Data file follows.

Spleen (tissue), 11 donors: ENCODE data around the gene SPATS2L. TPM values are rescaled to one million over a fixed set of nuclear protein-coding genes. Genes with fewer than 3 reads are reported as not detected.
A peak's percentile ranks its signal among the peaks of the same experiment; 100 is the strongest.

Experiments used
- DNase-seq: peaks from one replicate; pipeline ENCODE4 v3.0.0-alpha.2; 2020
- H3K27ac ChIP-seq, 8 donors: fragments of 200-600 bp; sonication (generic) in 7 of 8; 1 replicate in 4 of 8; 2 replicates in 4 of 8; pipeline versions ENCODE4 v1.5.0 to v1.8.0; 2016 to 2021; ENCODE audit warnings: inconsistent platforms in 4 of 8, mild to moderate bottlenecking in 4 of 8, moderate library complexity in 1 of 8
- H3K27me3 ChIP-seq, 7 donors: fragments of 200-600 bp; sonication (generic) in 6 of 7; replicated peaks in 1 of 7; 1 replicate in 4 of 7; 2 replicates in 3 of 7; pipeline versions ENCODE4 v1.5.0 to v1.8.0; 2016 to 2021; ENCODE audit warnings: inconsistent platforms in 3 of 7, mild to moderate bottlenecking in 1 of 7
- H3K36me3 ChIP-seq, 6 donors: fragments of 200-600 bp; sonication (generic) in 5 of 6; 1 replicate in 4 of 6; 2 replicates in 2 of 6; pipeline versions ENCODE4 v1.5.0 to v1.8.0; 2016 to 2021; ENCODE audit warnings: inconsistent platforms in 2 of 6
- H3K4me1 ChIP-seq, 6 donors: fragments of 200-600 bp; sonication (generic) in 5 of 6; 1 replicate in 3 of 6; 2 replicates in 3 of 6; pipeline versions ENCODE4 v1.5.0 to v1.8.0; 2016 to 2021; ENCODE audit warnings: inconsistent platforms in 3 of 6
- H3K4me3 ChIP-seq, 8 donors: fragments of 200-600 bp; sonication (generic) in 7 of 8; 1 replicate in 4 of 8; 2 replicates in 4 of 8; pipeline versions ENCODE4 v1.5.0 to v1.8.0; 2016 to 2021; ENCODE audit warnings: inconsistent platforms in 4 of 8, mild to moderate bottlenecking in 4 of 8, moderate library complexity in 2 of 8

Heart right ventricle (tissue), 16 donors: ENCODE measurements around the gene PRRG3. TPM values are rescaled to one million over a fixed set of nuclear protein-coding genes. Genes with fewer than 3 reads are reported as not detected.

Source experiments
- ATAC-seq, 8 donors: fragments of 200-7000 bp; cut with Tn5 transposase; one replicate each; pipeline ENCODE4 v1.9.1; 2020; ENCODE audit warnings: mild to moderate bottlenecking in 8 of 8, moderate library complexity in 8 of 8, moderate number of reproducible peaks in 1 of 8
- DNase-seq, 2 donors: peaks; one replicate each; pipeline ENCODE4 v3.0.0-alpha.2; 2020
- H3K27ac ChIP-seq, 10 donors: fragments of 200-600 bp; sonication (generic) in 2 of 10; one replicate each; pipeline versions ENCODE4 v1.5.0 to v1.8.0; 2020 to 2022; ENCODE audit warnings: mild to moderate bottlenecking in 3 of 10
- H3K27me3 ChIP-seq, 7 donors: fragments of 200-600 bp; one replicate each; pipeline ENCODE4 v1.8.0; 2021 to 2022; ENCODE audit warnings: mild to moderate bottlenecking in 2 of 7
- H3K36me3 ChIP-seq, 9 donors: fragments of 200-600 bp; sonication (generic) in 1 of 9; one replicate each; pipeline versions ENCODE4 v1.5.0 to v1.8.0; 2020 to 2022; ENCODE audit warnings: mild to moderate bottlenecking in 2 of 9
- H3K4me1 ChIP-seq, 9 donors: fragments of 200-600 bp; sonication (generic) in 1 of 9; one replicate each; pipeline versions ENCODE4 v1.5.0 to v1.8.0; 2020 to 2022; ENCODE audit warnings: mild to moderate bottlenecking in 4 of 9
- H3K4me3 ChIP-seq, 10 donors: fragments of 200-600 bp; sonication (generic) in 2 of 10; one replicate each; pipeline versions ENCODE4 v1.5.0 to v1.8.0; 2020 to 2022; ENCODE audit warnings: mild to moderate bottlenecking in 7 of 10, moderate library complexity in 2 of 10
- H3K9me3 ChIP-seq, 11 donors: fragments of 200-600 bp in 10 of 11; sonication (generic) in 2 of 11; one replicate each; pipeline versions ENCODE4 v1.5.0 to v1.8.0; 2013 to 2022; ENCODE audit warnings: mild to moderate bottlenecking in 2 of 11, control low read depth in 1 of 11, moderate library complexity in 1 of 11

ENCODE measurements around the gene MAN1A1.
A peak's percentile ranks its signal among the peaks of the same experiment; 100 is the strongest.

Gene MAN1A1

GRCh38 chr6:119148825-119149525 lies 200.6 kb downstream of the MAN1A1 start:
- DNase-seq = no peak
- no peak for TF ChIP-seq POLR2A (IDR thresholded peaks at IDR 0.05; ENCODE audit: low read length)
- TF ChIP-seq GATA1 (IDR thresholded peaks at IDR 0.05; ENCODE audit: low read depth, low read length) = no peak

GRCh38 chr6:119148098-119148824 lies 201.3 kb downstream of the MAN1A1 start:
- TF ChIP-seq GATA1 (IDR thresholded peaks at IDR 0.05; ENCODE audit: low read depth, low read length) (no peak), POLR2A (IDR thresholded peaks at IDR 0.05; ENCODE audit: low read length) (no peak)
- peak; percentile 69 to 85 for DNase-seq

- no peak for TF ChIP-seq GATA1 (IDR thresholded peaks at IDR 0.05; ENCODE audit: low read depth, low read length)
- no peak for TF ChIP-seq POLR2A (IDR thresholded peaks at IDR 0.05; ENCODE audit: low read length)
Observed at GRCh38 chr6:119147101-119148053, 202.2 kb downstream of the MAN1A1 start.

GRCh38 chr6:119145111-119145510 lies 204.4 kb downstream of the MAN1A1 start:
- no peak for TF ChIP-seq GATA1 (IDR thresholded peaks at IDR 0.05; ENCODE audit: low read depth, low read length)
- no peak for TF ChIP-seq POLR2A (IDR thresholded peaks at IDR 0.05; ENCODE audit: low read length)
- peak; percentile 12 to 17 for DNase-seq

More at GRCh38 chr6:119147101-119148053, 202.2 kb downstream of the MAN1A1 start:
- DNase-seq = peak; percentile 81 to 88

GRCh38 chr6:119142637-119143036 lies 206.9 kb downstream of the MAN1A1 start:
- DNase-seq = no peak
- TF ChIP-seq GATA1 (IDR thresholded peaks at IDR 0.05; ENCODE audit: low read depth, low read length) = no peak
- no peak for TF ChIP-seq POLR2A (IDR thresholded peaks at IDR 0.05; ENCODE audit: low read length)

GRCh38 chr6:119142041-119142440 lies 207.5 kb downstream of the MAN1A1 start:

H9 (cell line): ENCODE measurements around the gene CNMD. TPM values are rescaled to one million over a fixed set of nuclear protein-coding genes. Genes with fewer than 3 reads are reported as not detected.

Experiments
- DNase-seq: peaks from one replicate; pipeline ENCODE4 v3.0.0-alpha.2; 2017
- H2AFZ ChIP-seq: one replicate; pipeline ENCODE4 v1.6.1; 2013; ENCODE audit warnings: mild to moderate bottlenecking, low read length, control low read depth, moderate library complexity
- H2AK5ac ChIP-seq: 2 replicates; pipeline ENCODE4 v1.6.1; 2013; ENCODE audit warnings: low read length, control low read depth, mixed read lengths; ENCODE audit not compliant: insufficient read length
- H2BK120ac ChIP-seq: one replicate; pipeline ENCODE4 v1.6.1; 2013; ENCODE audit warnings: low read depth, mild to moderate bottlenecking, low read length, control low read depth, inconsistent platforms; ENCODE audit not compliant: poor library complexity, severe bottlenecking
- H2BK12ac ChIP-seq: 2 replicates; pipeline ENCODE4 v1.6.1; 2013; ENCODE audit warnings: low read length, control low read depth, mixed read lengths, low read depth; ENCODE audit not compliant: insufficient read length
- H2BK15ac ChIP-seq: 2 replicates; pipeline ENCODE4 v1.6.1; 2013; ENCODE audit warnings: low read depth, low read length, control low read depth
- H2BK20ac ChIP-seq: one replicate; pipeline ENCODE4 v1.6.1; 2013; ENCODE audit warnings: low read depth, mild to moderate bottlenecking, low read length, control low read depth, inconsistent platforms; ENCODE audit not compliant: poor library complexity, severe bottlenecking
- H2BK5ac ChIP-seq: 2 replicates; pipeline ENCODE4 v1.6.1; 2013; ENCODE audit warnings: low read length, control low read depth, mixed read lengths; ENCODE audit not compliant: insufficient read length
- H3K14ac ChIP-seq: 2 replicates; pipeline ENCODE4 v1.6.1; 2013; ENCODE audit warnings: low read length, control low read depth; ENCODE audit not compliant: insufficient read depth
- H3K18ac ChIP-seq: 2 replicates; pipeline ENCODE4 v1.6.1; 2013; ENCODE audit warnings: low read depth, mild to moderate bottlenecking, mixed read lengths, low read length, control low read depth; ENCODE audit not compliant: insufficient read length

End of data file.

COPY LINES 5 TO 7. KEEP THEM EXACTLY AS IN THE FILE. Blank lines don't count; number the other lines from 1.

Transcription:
- H3K27ac ChIP-seq, 8 donors: fragments of 200-600 bp; sonication (generic) in 7 of 8; 1 replicate in 4 of 8; 2 replicates in 4 of 8; pipeline versions ENCODE4 v1.5.0 to v1.8.0; 2016 to 2021; ENCODE audit warnings: inconsistent platforms in 4 of 8, mild to moderate bottlenecking in 4 of 8, moderate library complexity in 1 of 8
- H3K27me3 ChIP-seq, 7 donors: fragments of 200-600 bp; sonication (generic) in 6 of 7; replicated peaks in 1 of 7; 1 replicate in 4 of 7; 2 replicates in 3 of 7; pipeline versions ENCODE4 v1.5.0 to v1.8.0; 2016 to 2021; ENCODE audit warnings: inconsistent platforms in 3 of 7, mild to moderate bottlenecking in 1 of 7
- H3K36me3 ChIP-seq, 6 donors: fragments of 200-600 bp; sonication (generic) in 5 of 6; 1 replicate in 4 of 6; 2 replicates in 2 of 6; pipeline versions ENCODE4 v1.5.0 to v1.8.0; 2016 to 2021; ENCODE audit warnings: inconsistent platforms in 2 of 6